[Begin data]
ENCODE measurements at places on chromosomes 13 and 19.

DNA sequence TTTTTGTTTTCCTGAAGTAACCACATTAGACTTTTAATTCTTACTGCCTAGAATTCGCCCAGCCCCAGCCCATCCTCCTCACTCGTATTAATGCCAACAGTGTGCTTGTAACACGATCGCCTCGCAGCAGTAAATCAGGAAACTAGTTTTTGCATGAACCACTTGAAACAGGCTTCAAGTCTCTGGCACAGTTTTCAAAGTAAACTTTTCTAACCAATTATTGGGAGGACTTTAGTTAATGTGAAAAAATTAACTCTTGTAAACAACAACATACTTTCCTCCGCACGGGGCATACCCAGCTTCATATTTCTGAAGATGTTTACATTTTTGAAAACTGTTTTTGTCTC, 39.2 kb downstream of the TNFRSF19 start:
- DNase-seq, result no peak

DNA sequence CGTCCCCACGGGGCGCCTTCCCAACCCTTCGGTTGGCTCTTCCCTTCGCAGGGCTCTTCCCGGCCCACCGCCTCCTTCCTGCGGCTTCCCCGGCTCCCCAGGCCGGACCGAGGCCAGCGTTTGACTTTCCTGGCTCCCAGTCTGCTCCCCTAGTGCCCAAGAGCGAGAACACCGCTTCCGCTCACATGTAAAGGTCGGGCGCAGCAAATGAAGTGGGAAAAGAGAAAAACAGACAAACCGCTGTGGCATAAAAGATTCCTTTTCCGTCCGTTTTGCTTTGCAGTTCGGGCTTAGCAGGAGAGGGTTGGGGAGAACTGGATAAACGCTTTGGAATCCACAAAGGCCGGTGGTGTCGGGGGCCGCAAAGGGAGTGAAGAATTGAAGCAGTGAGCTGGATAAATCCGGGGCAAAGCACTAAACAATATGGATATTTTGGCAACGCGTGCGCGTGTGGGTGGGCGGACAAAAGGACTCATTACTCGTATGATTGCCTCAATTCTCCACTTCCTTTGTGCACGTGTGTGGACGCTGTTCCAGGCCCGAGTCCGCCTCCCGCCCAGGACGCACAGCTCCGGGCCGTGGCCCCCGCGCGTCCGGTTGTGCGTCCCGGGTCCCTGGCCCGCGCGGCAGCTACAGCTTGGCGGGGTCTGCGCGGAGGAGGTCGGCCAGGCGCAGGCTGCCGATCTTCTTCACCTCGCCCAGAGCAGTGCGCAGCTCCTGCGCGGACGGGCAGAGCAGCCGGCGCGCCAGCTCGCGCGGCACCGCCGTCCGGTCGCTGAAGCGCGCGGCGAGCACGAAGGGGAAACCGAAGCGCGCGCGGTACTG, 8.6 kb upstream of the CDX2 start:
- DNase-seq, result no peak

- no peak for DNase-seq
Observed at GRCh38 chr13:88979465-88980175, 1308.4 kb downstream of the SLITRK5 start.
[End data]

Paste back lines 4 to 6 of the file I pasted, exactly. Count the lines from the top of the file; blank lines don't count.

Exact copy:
DNA sequence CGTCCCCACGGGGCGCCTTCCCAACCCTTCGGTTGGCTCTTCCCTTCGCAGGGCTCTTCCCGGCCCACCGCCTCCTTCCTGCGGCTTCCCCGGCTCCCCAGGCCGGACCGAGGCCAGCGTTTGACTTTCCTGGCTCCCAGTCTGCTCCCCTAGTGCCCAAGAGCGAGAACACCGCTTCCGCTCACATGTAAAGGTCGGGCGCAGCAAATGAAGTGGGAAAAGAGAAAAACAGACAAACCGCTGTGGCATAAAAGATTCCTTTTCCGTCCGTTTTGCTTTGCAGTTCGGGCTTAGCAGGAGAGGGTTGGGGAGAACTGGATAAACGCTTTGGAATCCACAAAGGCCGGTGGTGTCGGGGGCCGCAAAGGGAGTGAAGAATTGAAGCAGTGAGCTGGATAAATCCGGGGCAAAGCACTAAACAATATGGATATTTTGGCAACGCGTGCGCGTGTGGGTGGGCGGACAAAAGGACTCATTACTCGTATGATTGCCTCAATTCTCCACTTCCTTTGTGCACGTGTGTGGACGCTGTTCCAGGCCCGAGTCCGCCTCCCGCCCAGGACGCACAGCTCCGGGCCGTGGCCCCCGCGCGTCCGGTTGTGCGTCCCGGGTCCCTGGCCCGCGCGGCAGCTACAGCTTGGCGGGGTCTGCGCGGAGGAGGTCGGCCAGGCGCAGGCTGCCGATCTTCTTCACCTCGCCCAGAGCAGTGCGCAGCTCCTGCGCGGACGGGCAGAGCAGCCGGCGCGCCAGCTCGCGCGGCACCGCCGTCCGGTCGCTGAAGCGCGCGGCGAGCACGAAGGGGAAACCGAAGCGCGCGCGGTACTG, 8.6 kb upstream of the CDX2 start:
- DNase-seq, result no peak

- no peak for DNase-seq